Nuclear weapons

FILE - This image taken with a slow shutter speed on Oct. 2, 2019, and provided by the U.S. Air Force shows an unarmed Minuteman 3 intercontinental ballistic missile test launch at Vandenberg Air Force Base, Calif. Major shifts in U.S. nuclear weapons policy seem much less likely, and while President Joe Biden may insist on certain adjustments, momentum toward a historic departure from the Trump administration’s policy appears to have stalled. The outlook will be clearer when the Biden administration completes its so-called nuclear posture review – an internal relook at the numbers, kinds and purposes of weapons in the nuclear arsenal, as well as the policies that govern their potential use. The results could be made public as early as January.(Staff Sgt. J.T. Armstrong/U.S. Air Force via AP)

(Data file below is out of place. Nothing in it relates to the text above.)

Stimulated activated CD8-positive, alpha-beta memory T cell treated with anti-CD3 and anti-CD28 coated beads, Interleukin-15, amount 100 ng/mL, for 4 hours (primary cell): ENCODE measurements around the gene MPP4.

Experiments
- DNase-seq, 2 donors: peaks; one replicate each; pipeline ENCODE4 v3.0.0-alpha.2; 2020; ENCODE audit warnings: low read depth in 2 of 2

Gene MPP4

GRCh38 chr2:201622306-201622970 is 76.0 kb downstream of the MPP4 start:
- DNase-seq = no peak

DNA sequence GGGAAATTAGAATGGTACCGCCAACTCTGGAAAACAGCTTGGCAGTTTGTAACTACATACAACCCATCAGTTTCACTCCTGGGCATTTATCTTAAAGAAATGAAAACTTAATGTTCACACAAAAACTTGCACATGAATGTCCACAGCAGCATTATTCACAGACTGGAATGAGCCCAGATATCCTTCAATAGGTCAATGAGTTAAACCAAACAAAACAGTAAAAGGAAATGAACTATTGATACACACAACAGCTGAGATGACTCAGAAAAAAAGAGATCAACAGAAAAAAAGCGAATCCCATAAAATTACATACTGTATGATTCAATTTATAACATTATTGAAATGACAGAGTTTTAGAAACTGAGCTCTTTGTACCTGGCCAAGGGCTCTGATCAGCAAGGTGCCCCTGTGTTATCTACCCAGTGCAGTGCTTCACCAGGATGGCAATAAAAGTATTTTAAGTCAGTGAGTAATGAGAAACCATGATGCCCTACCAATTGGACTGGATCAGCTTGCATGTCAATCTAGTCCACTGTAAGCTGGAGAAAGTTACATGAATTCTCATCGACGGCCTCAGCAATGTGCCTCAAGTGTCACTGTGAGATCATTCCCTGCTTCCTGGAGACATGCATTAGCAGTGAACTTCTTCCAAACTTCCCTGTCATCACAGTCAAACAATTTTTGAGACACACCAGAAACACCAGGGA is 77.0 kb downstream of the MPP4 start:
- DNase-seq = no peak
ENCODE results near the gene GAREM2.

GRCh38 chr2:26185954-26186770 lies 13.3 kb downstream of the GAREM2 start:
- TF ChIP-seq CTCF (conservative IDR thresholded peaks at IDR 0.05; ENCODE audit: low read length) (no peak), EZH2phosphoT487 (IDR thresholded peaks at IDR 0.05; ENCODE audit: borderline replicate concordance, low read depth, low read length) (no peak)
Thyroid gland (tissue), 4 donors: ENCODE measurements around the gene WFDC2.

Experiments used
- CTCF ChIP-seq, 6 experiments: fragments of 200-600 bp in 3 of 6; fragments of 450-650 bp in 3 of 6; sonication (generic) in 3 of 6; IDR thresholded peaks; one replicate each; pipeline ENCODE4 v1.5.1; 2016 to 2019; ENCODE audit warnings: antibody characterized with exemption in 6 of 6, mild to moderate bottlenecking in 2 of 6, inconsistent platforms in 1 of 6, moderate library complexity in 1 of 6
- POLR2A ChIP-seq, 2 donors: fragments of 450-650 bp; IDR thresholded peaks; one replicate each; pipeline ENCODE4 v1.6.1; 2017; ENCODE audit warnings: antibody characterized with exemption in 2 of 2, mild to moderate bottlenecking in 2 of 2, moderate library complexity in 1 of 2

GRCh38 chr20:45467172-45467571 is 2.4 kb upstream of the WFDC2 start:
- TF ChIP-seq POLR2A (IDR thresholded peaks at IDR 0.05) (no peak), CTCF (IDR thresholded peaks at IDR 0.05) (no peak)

Angst over China, Russia lessens chance of U.S. nuke policy changes

Momentum away from the Trump administration’s policy appears to have stalled

 

White Rock council has unanimously endorsed calling on the federal government to sign a UN treaty banning nuclear weapons. (File photo)

White Rock joins cities’ collective call for nuclear weapon ban

Letter to federal government will urge ratifying UN treaty

 

Former California Gov. Jerry Brown speaks after unveiling the Doomsday Clock during The Bulletin of the Atomic Scientists news conference in Washington, Thursday, Jan. 24, 2019. (AP Photo/Cliff Owen)

Doomsday Clock moves closest to midnight in 73-year history

Bulletin of the Atomic Scientists moves clock to 100 seconds to midnight